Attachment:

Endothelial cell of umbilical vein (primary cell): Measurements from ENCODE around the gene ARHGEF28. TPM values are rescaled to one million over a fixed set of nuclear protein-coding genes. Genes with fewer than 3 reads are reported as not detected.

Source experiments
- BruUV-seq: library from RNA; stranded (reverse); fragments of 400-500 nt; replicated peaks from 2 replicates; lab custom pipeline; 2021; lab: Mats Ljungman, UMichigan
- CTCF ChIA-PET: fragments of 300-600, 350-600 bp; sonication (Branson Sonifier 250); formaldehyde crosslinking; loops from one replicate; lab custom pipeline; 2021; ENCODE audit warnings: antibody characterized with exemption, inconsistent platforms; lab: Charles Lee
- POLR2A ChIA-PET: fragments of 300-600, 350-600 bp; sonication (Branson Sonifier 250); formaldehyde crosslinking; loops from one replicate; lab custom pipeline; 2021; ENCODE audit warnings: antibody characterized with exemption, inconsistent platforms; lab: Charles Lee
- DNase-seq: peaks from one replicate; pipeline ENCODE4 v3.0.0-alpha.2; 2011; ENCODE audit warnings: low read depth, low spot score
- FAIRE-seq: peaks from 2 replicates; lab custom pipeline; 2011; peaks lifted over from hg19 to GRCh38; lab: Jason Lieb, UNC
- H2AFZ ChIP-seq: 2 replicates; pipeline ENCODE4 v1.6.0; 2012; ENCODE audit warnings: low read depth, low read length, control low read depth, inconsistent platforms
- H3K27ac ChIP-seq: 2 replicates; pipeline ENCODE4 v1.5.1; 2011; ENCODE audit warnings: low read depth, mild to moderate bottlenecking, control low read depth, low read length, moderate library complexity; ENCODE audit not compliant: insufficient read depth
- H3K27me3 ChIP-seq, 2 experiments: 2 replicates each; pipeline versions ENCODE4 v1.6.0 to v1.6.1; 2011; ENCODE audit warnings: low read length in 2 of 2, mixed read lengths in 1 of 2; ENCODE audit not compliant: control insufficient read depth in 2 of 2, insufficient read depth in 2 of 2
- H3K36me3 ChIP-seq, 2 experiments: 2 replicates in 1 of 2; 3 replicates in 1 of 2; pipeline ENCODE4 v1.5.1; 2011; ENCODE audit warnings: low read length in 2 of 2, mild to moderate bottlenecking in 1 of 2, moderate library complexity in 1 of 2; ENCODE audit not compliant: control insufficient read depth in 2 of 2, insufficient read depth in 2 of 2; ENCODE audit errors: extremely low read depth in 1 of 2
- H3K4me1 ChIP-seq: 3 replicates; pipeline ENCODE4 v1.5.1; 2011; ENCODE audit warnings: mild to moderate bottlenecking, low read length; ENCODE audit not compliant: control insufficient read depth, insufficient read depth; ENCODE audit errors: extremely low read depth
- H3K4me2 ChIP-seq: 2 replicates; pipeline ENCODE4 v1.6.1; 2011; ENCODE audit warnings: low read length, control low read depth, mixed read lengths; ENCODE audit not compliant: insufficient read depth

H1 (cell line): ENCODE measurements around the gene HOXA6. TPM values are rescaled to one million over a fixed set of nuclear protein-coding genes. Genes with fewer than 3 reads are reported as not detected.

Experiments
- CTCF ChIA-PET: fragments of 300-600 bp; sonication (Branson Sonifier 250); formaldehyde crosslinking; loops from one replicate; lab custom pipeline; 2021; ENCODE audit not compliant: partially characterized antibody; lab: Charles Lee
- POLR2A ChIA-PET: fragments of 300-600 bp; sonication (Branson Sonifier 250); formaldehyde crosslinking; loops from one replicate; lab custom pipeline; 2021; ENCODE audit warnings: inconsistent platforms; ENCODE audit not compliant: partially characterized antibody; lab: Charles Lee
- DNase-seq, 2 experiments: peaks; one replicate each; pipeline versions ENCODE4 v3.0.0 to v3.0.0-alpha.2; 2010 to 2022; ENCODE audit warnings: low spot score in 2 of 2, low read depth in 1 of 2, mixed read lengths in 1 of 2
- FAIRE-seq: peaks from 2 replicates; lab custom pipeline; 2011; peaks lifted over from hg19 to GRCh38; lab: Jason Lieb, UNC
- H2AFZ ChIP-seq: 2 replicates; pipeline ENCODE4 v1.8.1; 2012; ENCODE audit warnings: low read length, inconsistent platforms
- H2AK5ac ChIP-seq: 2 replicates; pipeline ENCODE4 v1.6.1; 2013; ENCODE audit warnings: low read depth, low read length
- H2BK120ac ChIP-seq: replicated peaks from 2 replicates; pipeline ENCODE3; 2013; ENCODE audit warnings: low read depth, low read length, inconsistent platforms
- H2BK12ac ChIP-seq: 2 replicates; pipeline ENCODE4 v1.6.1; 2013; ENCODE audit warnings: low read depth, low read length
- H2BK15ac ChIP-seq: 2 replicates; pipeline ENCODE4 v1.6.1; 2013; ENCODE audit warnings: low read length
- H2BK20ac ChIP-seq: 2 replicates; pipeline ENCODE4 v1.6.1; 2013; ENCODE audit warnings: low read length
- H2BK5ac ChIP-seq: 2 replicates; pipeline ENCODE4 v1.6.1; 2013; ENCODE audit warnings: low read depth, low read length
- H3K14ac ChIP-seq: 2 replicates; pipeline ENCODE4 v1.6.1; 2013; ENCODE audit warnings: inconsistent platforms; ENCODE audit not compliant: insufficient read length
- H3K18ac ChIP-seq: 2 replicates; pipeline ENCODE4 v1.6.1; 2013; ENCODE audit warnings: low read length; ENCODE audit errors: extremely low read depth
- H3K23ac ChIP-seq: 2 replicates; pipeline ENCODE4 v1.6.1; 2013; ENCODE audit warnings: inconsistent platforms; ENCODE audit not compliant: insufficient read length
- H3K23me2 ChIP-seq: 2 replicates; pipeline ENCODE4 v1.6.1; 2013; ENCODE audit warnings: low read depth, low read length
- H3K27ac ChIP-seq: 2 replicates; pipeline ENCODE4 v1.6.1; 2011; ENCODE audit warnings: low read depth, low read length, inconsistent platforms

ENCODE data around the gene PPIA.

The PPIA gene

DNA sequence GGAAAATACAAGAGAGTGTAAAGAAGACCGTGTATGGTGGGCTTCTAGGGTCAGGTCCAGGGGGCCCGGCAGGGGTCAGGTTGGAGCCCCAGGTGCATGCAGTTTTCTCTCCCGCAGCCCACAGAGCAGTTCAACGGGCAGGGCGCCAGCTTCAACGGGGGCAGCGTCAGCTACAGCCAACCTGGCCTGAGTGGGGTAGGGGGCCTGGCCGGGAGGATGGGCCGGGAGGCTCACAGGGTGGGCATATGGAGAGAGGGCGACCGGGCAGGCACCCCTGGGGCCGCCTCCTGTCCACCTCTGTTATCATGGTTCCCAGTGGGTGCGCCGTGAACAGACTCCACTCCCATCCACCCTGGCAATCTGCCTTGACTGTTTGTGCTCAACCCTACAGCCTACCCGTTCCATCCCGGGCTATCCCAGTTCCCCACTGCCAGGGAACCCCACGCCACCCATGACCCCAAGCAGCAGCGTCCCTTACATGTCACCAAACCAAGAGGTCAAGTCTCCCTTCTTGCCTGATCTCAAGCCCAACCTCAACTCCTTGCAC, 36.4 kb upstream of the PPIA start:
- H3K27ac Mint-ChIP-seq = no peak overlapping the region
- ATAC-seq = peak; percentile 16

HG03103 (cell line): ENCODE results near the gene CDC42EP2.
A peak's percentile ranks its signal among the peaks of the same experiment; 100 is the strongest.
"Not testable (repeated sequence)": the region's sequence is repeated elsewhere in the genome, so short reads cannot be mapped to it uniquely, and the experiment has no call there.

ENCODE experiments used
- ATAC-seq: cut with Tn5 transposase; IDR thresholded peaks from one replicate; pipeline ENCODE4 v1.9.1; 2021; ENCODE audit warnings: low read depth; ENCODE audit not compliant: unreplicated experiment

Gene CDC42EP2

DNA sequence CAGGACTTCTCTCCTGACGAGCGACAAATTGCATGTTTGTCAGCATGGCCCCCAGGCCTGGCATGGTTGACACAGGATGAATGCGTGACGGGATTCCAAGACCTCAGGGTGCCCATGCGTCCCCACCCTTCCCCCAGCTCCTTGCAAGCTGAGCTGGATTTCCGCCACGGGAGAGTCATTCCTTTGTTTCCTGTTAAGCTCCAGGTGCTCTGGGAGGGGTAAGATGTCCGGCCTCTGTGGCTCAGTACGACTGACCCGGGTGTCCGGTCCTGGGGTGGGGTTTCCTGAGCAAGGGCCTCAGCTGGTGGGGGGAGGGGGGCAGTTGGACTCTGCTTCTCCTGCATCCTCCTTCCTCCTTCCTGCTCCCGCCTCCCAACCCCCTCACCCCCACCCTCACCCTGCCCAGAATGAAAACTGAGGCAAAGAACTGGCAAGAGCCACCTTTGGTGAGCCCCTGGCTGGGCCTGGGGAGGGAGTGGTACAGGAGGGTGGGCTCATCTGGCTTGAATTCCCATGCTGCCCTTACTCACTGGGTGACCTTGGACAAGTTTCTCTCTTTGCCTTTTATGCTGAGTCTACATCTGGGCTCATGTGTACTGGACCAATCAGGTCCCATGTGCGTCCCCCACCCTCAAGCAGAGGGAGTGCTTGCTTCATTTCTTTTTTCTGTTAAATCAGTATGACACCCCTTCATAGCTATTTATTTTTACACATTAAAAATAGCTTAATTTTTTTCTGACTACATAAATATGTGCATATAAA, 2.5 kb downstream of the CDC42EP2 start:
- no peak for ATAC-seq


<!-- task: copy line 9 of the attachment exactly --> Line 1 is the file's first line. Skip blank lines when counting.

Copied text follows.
- H3K27ac ChIP-seq: 2 replicates; pipeline ENCODE4 v1.5.1; 2011; ENCODE audit warnings: low read depth, mild to moderate bottlenecking, control low read depth, low read length, moderate library complexity; ENCODE audit not compliant: insufficient read depth